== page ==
This practice of constant optimization is at the heart of Revenue Operations. With a clear, focused, singular mission in place, operations can go to work on making the customer’s experience fluid as possible from the inside out. Like Bruce’s mixed martial arts form, operations can work to integrate unrelated internal systems seamlessly to share insights and data across internal teams.

Imagine the same customer record across all business functions for example. Or a single source for company reporting toward goals and revenue that provides transparency to each department on their contribution toward the company’s goals and missions.

Like the kinetic power of Bruce Lee’s signature “one-inch punch,” the sheer impact of all your company resources in alignment toward a single goal can drive you toward your mission faster through efficiency. This is all possible with Revenue Operations.

Steve Jobs

Solve for the customer

Steve Jobs is famously known for being obsessed with solving for the customer. During an audience Q&A, he gives a candid response: “You’ve got to start with the customer experience and work backwards to the technology. You can’t start with the technology and try to figure out where you’re going to try to sell it.”

A believer in a strong mission and positioning, our first tenet of Revenue Operations, he cut the company’s product lines to their core and destroyed silos when he rejoined Apple in 1997. Further, he optimized the organizational structure to reduce friction points, the second tenet of RevOps.

According to the Harvard Business Review who studied Apple’s reinvention 10 years later, Jobs, believing that conventional management had stifled innovation, in his first year returning as CEO, laid off the general managers of all the business units (in a single day), placed the entire company under one P&L, and combined the disparate functional departments of the business units into one functional organization. He aligned the business back to one mission and vision and removed operational friction. Apple is still organized this way to this day.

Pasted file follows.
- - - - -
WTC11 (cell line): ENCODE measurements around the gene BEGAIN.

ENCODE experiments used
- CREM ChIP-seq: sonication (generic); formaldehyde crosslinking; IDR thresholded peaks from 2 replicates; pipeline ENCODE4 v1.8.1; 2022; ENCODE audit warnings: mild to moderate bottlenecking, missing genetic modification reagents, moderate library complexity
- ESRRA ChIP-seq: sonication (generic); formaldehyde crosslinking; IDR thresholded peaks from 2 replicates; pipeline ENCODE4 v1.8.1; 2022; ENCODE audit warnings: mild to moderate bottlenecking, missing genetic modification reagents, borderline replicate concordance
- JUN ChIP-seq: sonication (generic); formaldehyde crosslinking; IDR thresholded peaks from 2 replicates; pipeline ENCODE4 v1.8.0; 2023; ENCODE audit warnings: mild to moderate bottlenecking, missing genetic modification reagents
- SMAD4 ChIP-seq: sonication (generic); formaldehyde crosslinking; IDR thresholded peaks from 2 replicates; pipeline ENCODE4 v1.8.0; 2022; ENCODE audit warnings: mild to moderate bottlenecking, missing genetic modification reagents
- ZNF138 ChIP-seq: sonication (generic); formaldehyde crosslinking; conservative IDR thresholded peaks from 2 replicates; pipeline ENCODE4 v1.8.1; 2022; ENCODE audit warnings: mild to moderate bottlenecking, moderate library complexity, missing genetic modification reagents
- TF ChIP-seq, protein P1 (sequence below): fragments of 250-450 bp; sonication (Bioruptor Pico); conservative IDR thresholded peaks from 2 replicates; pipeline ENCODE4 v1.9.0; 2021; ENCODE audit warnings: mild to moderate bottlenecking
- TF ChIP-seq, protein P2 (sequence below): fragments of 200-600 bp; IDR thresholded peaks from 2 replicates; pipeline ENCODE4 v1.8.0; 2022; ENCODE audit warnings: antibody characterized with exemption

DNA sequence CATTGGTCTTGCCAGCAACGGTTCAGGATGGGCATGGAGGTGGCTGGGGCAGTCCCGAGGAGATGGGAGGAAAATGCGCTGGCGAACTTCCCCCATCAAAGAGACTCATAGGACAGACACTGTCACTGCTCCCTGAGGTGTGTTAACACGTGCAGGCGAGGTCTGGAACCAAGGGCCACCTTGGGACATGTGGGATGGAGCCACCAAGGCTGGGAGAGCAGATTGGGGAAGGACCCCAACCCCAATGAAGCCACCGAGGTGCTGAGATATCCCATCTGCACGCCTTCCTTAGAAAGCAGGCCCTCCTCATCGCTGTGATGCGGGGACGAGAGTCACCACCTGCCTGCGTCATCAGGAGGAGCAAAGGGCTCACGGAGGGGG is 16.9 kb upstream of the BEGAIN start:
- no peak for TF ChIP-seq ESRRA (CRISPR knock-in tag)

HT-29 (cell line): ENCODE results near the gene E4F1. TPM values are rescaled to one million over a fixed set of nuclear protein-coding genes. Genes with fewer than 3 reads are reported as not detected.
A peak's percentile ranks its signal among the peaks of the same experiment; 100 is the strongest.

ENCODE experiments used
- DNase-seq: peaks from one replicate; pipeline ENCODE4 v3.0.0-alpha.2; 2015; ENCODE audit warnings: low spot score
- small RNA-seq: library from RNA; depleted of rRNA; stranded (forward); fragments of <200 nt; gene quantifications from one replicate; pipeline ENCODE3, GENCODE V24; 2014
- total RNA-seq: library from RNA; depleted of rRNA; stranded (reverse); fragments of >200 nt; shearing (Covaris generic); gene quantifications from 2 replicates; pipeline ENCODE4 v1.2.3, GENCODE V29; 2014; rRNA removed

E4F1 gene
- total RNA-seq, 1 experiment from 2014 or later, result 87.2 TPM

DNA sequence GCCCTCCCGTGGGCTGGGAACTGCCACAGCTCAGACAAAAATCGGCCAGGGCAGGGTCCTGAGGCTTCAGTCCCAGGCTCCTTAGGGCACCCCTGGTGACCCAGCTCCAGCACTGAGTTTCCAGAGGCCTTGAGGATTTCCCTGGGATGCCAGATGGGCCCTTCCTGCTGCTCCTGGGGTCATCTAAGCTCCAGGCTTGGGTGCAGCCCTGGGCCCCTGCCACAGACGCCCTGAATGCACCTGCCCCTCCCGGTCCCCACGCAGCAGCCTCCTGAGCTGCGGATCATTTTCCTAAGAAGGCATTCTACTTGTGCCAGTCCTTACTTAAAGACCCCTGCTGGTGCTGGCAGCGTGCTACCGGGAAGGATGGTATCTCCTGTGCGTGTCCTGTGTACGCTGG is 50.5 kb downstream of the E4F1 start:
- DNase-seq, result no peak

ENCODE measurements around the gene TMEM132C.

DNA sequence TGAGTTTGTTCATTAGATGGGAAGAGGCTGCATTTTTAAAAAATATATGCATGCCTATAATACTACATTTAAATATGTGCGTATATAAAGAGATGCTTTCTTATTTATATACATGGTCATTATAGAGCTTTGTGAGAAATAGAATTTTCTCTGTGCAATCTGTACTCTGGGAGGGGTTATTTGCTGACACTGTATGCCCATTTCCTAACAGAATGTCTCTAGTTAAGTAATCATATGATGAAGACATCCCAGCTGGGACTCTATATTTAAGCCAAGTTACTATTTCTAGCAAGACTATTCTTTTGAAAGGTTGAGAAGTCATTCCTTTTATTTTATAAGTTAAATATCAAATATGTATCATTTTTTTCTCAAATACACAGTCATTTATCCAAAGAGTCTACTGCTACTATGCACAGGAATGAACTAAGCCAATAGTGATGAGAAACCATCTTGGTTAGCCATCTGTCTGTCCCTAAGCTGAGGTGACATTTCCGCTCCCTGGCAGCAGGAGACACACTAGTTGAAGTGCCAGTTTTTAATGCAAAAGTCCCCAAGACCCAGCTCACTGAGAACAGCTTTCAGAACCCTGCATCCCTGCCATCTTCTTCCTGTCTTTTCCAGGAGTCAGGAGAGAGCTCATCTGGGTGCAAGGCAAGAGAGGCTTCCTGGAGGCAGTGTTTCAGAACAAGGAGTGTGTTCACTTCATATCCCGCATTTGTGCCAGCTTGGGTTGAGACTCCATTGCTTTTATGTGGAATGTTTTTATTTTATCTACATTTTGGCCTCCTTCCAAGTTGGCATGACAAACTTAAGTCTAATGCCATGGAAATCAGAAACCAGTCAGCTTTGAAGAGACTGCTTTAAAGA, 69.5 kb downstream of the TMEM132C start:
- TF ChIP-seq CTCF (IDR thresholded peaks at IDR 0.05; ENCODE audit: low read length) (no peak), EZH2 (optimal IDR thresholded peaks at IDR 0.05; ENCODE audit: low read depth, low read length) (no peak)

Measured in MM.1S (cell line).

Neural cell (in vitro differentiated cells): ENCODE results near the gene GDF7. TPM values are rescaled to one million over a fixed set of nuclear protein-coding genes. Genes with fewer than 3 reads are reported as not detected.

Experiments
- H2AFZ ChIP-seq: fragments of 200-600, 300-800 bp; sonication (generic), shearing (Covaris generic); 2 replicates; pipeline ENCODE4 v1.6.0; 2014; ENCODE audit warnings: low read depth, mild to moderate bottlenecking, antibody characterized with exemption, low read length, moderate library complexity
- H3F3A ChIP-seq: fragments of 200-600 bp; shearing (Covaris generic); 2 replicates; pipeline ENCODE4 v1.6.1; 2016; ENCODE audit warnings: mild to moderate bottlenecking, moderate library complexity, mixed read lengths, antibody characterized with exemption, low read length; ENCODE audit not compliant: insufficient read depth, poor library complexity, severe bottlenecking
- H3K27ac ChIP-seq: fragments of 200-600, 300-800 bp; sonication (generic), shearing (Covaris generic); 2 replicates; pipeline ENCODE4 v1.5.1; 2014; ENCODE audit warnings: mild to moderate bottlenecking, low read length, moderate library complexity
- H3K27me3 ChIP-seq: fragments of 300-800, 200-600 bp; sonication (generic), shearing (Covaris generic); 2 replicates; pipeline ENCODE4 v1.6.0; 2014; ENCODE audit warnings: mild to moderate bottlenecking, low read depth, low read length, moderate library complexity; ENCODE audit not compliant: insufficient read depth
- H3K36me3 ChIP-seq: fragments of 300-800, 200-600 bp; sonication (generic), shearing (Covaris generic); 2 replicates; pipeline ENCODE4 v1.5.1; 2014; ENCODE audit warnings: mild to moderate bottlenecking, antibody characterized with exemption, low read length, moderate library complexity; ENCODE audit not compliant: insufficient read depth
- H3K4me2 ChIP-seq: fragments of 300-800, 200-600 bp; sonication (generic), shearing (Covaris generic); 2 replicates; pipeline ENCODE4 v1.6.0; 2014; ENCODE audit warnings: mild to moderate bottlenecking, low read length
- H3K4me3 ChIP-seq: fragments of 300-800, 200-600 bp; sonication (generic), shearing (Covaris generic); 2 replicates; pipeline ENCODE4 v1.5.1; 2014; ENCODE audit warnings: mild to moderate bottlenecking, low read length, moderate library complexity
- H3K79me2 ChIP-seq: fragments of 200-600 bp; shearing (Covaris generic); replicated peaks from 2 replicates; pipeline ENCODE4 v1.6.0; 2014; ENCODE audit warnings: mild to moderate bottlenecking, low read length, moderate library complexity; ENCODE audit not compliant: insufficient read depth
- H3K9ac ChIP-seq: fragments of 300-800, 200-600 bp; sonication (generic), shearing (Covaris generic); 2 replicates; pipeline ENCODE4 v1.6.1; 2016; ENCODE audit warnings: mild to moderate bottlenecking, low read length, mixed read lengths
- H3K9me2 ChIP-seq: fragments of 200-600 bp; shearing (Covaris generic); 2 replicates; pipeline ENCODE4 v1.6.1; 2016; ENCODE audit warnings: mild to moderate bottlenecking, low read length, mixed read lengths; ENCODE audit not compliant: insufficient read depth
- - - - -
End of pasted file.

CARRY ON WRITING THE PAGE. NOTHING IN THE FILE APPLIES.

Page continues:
With clear goals and operational silos out of the way, he leveraged Revenue Operations to create an obsession with customer experience to solve for the customer, not for the technology. He is clear though this doesn’t mean Apple was a slave to customer whims. He didn’t believe the customer was always right, and is famously quoted saying, “Some people say give the customers what they want, but that's not my approach. Our job is to figure out what they're going to want before they do. I think Henry Ford once said, 'If I'd asked customers what they wanted, they would've told me a faster horse.' People don't know what they want until you show it to them.”

This last tenet of Revenue Operations allows for innovation toward growth. Apple’s mission statement wasn’t to create computers, rather it was founded in 1977 to the empowerment of man — to make personal computing accessible to each and every individual so as to help change the way we think, work, learn, and communicate.

By keeping this mission clear, removing silos and friction within the organization’s operations, and aligning the company to solve for the customer, Apple has forever changed the way we work, communicate, listen to music, learn, and create.

And yes, they created a little revenue in the process.